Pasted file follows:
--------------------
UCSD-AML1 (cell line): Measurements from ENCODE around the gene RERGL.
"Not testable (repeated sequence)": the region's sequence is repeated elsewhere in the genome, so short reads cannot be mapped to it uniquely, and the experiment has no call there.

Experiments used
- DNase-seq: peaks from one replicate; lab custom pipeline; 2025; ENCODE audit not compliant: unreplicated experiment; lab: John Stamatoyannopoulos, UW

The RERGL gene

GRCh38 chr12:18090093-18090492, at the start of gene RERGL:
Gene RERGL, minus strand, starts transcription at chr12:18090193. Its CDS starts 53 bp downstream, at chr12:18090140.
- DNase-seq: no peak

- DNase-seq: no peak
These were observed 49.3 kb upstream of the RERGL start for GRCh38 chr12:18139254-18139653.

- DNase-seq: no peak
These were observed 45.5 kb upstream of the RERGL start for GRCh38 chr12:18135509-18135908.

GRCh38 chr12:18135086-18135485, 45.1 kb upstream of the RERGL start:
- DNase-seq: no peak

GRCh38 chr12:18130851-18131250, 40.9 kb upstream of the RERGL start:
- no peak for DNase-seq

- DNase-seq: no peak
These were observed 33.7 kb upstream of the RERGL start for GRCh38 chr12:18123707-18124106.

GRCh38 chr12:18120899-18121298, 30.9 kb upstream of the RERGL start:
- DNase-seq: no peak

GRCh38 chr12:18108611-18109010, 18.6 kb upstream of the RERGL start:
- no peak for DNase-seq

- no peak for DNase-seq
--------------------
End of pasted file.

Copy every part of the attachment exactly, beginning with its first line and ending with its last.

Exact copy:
UCSD-AML1 (cell line): Measurements from ENCODE around the gene RERGL.
"Not testable (repeated sequence)": the region's sequence is repeated elsewhere in the genome, so short reads cannot be mapped to it uniquely, and the experiment has no call there.

Experiments used
- DNase-seq: peaks from one replicate; lab custom pipeline; 2025; ENCODE audit not compliant: unreplicated experiment; lab: John Stamatoyannopoulos, UW

The RERGL gene

GRCh38 chr12:18090093-18090492, at the start of gene RERGL:
Gene RERGL, minus strand, starts transcription at chr12:18090193. Its CDS starts 53 bp downstream, at chr12:18090140.
- DNase-seq: no peak

- DNase-seq: no peak
These were observed 49.3 kb upstream of the RERGL start for GRCh38 chr12:18139254-18139653.

- DNase-seq: no peak
These were observed 45.5 kb upstream of the RERGL start for GRCh38 chr12:18135509-18135908.

GRCh38 chr12:18135086-18135485, 45.1 kb upstream of the RERGL start:
- DNase-seq: no peak

GRCh38 chr12:18130851-18131250, 40.9 kb upstream of the RERGL start:
- no peak for DNase-seq

- DNase-seq: no peak
These were observed 33.7 kb upstream of the RERGL start for GRCh38 chr12:18123707-18124106.

GRCh38 chr12:18120899-18121298, 30.9 kb upstream of the RERGL start:
- DNase-seq: no peak

GRCh38 chr12:18108611-18109010, 18.6 kb upstream of the RERGL start:
- no peak for DNase-seq

- no peak for DNase-seq